Remadevi, the story of a brave mother

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Remadevi is nothing extraordinary. But she is everything extraordinary too; by her mere decision to continue to live. It is brave to die for a cause, but sometimes it is braver to live for it.
 
Remadevi first hit the local headlines in 1995 November by her motherhood. She gave birth to five children in a single pregnancy, four girls and a boy. The media celebrated this event with gusto. All the babies were healthy enough to have good life expectation and so the media did follow them about for a few days. The happy father was shown choosing five numbers of every purchase he made and in general, they were all deliriously happy. The babies were given very similar sounding names too and provided enough feature material for magazines from time to time.
 
When the quintuplets joined school, almost every local newspaper showed them in a front page photograph, dressed in the same uniforms and bags and carrying a water bottle, posing in front of the rickshaw that was to take them to school. They were a curiosity everywhere they went, and their father Premkumar was shown literally flaunting his pride of the brood. He used to take all five of them on his arms and shoulders together and ride around on his cycle. He used to scold his wife if she ever reprimanded the children on anything. He wouldn’t watch the children being vaccinated in hospital. He used to leave the place altogether. He could never stand seeing his children hurt.
 
The family made their living from two shops in the beginning, a bakery and a stationery shop. Both did good business. Soon, the business had a dull phase, income started to come down. Premkumar contracted a spinal illness which needed expensive treatment. When the hospital expenses and living expenses started to rise, debts piled up which they repaid by taking a loan. To salvage the situation they sold a share of property and gold. Whatever finances they had went towards repaying debts. Then they borrowed some money on high interest. When the interest was not paid in time, Premkumar was naturally harassed by the lenders and this made him depressed. He often used to tell his wife that he wanted to die or even run away from there.
 
In 2005 February, the family hit the headlines once more. This time it was not good news. Premkumar, the father of the quintuplets committed suicide. He quit the world and his problems by just deciding not to hold on any longer. Remadevi was left to take up the reins to a family of five little ones and a bad balance sheet.
 
This is when she rose to show her grit. No, she has done nothing extraordinary, but just decided to be there for the kids. The woman who depends on a pacemaker attached to her body to keep the pace of her life; Remadevi takes care not to let her husband’s suicide disturb their children’s lives. On the contrary, she creates a defence against suicide to strengthen their lives. She does not lament and curse fate, neither does she blame anybody. She just doesn’t understand why her husband did this act. They still had some property they could have sold off to repay their debts and start from scratch. She had been a typical housewife, dependent emotionally and financially on her husband till then. Remadevi also discovered she had a severe heart problem and underwent heart surgery. Her health is now so bad that she cannot take even light weights. But she keeps her strength in front of her children who are at the impressionable age. She shows them by her quiet strength that life is meant to be taken on and not left halfway.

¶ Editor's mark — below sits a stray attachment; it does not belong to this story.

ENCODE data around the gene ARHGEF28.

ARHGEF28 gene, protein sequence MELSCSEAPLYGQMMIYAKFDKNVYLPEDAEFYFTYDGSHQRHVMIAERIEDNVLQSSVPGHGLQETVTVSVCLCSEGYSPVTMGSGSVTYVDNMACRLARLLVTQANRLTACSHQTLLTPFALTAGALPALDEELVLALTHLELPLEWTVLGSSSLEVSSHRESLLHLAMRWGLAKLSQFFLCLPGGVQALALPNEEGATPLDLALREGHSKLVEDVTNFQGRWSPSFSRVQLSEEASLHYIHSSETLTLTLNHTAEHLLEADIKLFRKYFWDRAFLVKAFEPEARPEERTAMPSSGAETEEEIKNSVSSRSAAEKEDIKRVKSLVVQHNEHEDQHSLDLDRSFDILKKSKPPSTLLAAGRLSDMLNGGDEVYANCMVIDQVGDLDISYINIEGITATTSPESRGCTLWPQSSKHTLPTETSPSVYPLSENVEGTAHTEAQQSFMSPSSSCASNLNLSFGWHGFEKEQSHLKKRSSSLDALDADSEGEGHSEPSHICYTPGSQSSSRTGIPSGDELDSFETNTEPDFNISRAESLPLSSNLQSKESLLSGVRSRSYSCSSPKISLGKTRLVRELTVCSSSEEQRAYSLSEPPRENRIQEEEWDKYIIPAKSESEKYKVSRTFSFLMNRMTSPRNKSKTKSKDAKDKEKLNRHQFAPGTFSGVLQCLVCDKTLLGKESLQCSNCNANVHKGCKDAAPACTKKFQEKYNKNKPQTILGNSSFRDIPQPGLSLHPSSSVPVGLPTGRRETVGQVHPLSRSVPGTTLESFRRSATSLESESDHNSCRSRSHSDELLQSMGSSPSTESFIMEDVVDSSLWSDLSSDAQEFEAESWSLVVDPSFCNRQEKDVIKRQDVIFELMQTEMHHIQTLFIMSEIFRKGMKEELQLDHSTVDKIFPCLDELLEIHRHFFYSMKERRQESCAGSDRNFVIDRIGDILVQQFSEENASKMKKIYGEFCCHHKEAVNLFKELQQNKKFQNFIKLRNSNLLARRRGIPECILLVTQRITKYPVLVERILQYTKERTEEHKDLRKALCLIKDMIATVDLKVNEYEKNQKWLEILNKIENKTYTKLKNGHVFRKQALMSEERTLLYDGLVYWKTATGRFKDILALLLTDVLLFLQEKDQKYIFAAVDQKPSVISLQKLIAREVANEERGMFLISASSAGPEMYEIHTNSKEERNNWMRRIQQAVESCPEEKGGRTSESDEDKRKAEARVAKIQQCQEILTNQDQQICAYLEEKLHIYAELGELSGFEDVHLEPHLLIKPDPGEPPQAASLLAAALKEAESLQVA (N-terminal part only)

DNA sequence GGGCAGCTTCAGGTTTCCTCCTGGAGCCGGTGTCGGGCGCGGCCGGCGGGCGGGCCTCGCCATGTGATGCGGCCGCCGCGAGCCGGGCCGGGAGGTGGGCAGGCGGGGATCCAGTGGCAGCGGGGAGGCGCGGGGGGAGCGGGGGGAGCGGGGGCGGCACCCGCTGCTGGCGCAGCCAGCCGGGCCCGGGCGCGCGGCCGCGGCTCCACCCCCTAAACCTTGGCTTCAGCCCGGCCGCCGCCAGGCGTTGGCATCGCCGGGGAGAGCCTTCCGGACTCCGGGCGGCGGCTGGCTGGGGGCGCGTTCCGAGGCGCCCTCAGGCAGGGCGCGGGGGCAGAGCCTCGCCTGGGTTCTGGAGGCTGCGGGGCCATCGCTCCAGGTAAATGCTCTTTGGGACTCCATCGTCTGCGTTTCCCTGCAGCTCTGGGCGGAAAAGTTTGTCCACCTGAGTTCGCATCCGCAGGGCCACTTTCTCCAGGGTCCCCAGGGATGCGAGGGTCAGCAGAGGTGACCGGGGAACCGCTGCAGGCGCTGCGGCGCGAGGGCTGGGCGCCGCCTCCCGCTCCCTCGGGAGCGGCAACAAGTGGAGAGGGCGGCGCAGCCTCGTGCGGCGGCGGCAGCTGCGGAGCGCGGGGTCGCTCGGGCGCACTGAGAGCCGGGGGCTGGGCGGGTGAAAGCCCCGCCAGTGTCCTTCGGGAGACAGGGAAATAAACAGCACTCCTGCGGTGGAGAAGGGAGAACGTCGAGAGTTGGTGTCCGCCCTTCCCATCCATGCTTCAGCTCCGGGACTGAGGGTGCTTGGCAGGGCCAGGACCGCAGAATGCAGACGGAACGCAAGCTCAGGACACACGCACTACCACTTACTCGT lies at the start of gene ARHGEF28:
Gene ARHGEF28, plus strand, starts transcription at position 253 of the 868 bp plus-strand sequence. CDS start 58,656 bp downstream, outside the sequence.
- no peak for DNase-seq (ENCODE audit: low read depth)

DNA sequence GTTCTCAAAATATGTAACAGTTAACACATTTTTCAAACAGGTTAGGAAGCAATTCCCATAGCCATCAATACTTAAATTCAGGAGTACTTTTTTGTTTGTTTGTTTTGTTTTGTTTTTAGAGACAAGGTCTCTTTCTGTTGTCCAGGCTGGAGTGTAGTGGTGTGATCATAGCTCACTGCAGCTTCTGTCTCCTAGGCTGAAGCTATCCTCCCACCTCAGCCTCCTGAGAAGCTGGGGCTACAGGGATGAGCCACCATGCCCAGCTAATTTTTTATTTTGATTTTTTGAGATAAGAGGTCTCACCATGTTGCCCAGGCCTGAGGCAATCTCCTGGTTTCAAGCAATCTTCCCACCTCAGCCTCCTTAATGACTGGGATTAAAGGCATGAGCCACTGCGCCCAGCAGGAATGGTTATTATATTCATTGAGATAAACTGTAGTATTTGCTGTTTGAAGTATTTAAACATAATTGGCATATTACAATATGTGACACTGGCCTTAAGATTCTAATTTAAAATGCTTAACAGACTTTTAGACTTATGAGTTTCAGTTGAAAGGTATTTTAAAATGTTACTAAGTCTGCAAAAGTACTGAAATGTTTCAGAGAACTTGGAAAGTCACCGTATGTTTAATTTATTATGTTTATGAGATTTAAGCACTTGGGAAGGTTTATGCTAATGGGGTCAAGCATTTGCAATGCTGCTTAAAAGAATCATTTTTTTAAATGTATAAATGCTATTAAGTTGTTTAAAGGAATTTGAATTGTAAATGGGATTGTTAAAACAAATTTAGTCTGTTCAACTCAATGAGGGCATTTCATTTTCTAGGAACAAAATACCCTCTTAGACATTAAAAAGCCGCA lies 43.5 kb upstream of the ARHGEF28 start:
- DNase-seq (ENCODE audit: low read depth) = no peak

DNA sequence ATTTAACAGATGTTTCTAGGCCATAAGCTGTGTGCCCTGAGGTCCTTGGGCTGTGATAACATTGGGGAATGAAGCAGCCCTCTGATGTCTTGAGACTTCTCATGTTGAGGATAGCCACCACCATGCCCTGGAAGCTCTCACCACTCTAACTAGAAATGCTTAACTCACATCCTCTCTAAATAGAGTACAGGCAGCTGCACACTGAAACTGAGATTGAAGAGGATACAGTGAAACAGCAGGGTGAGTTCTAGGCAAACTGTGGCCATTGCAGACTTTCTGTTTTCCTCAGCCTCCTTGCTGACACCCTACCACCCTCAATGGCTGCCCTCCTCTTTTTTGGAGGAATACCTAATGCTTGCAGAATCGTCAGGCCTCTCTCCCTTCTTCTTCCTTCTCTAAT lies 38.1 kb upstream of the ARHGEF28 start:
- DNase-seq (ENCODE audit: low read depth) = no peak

[1]Paulo Coelho’s “Veronica decides to live” shows how a woman outlives her disappointments and lives fruitfully. She didn’t commit suicide. She actually started to live only when she discovered that her husband had taken a lover. It was only then she felt she was alive; she gains strength to face life’s challenges too at this time.
 
There were umpteen numbers of solutions to their problem, but Premkumar chose the easy way out, while Remadevi holds on in full strength. Here Remadevi lives on for her children. Like Veronica, she decides to take on life rather than run off in fear of her responsibilities and in desperation of her very bad health. Hats off to a brave mother!
 

[1] The writer whose works celebrate the state of living.


Suneetha is a writer by passion, profession and hobby. She writes fiction in English, poetry in her native tongue Malayalam and journalistic features in both. She can be contacted at yashovathi@gmail.com

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